Here we go!
Kyoto, Japan; November 2015
While Mariko carefully wove the delicate Kanzashi, a Japanese silver hairpin — this one featuring dangling fabric cherry blossoms — into my voluminous, smooth black wig, I tried to ignore the itch on my nose. I didn’t want to smear the thick white makeup she had applied 45 minutes earlier. My eyes also stung slightly from the heavy black eyeliner, but again, the discomfort was worth disregarding so as to avoid messing up Mariko’s work. She next pulled tightly on the green and gold silk obi, securing the long wide fabric sash around my waist. I looked down at my feet in the split-toe ultra bright white socks as the edges of my pink satin lined, purple floral kimono skimmed the floor. Finally, Mariko stepped away and smiled. My transformation was complete. Pursing my red heart-shaped lined lips, I finally turned to look into the full-length mirror. I was a dead ringer — for a drag queen.
I was going for geisha. Exceptional artists, entertainers, conversationalists, musicians, dancers, titans of tea ceremonies, as well as occasional tolerant minders of drunken businessmen, geishas are the face of Japan — at least the Japan from a foreigner’s perspective. In the US, it has been this way for decades — at least since Japan re-entered the American imagination after World War II. For example, an illustration of a maiko (an apprentice geisha) bowling on a 1964 cover of LIFE magazine enticed readers to examine the feature story touting “restless excitement and a wealth of paradoxes set the mood of modern Japan.”
Geishas have always fascinated me, long before Arthur Golden wrote his famous Memoirs of a Geisha. Consequently, when my sister, Suzanne, and I planned a trip to Japan, I discovered through a Google search — AYA, a full-service photography and makeup studio in Kyoto that conducts complete Geisha Glamour shots — even for gaijins (gringos). I made reservations for the makeover event before we even booked lodging in Kyoto.
Living the Dream.
My grandma’s handiwork.
The dream of looking like one of the ultimate symbols of Asian beauty, I’m fairly certain, traces back to my early childhood. On a trip to San Francisco in 1969, my parents purchased a gorgeous swath of turquoise Chinese silk fabric embroidered with cherry blossoms. My grandmother, Evis, a talented seamstress, whipped it into a robe that could easily double for a frock straight from the Ming Dynasty designer collection. Apparently, I often toddled around the house as if I came off a kiddie Cantonese catwalk.
For Halloween, when I was two, I wore a red Asian jacket with black trim and a black silk tie that looked like martial arts movie attire — either that or it resembled something that Hugh Hefner would have lounged around in at his Playboy Mansion. It came with a little beret that had a long black braid attached. On top of my blonde, curly hair, the beret looked odd, like it had undergone a severe unraveling in just one particular spot. Wanting to have long dark locks, I often resorted to disguising my hair more completely with a dark brown terry cloth bath towel since it was the closest thing we had to a black wig.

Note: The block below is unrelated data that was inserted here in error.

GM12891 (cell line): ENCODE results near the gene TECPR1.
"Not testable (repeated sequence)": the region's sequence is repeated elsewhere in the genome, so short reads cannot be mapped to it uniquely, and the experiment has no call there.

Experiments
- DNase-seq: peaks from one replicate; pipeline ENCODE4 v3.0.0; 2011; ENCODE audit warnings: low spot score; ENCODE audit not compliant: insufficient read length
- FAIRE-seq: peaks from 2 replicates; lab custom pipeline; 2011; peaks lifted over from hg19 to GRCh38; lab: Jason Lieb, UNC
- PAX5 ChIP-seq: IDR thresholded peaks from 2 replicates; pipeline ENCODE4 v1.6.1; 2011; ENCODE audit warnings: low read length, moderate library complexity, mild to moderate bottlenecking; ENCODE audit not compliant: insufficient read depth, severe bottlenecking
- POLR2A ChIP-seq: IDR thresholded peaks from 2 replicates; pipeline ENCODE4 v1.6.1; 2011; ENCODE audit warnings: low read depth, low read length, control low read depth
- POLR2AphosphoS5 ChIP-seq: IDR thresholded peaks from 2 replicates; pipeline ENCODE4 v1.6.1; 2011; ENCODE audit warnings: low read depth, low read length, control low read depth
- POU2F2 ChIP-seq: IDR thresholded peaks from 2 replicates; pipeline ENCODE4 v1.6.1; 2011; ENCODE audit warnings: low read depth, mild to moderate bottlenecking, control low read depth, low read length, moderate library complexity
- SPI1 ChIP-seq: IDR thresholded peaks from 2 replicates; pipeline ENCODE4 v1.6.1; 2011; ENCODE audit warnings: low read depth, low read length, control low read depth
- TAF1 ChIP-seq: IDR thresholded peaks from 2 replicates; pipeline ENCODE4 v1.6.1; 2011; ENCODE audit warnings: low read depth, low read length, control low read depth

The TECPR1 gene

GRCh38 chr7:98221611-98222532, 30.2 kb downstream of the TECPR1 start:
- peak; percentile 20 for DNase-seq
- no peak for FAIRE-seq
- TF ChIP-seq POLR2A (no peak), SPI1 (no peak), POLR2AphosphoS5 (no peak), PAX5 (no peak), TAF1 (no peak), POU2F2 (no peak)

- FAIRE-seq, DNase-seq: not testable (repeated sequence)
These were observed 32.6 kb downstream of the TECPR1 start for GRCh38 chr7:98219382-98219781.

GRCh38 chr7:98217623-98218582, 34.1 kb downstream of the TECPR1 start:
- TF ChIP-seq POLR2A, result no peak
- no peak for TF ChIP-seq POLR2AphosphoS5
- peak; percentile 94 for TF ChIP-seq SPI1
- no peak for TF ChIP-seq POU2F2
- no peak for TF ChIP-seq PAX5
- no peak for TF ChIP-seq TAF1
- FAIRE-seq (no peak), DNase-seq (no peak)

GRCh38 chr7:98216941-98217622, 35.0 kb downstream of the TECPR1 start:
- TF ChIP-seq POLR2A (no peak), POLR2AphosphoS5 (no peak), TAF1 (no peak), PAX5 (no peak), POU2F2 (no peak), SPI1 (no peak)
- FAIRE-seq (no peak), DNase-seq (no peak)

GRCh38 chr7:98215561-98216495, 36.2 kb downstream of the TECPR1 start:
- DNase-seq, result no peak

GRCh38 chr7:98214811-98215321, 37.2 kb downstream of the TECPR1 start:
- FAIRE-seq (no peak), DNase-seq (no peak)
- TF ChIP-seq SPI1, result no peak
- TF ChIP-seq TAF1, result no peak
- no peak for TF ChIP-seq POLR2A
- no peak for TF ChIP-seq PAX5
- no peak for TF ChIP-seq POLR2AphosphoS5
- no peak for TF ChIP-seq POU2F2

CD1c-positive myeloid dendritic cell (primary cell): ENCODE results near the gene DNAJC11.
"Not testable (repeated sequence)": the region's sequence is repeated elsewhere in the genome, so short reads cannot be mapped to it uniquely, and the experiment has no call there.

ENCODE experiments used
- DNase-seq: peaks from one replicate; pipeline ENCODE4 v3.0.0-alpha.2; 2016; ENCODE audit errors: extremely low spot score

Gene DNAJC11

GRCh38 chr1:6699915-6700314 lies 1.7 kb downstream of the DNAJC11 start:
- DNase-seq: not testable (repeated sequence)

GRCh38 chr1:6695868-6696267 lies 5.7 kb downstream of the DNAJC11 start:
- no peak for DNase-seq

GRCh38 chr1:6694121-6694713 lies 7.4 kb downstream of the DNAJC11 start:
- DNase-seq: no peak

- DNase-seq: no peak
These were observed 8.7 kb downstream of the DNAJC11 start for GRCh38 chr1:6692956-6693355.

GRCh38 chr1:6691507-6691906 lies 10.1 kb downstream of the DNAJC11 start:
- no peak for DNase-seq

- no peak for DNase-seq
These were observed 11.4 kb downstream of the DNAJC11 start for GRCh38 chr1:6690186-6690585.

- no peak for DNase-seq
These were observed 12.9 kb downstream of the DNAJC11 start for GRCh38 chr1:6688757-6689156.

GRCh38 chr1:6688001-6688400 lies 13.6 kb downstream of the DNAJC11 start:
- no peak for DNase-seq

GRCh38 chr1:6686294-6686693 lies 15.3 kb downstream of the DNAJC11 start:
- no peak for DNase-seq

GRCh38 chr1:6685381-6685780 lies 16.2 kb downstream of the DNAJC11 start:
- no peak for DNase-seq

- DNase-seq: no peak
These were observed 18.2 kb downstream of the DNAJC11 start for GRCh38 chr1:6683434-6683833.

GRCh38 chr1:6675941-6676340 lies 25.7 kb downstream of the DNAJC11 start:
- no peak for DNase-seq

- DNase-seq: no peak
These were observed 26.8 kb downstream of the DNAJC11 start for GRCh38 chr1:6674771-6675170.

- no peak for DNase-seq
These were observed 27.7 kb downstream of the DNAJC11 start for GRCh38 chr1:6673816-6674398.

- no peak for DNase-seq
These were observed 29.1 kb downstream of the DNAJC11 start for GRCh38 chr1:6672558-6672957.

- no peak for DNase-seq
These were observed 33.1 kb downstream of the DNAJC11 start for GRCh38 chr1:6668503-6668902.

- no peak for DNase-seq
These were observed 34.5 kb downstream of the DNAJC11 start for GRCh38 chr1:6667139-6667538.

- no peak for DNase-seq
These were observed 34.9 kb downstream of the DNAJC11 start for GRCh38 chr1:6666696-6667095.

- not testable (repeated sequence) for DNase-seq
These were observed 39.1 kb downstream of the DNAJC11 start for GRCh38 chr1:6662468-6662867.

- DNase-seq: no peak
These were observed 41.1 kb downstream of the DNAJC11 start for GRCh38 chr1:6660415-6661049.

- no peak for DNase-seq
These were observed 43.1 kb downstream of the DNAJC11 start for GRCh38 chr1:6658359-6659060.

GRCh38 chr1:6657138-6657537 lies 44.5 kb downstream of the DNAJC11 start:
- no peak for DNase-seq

Although my outfits were really more Chinese themed than Japanese, I was groomed, practically since infancy, to appreciate East Asian apparel in general. And naturally, since Suz was the younger sibling, she inherited all the hand-me-downs.
Ultimately, however, there was something I found extra special about the Japanese kimono, which centuries ago evolved from Chinese fashion. An illustration of a family dressed in kimonos, featured in the “clothing” spread of the 1979 World Book Encyclopedia collection that my parents had bought, captivated me. Their colorful floral garments seemed not only comfortable and free flowing but also time honored.
Also, that year, during a family trip to San Francisco’s Japantown, Suz and I saw stunning Japanese geisha dolls at every gift shop in the area. The dolls were usually displayed in a glass case along with mini bonsai trees. The precisely constructed kimonos on each doll offered a reflection of the Land of the Rising Sun and outshone, by far, even the glitter of our beloved Disco Barbie’s roller skating ensemble. Essentially, I concluded the ultimate way to wear a kimono would be to assume the identity of a geisha.
Back to the Maiko Moment — 2015.
Mariko and I — peace out — Batman!
Ready for the invisible box.
Doubts of becoming a graceful geisha, however, surfaced for me early during the makeover. After pulling my hair back tight and fitting it in a hairnet, Mariko applied the standard white makeup to my face, neck and shoulders. While the white, creamy coverage felt smooth, cool and luxurious when Mariko brushed it on my skin, the look it created could easily get me a gig in Central Park as a mime. All I needed was a striped shirt, suspenders, black beret and an invisible box. Or if the market for mimes was flooded, I could definitely fill in as a Joker stunt double for Jack Nicholson if “Batman 17” was in the works.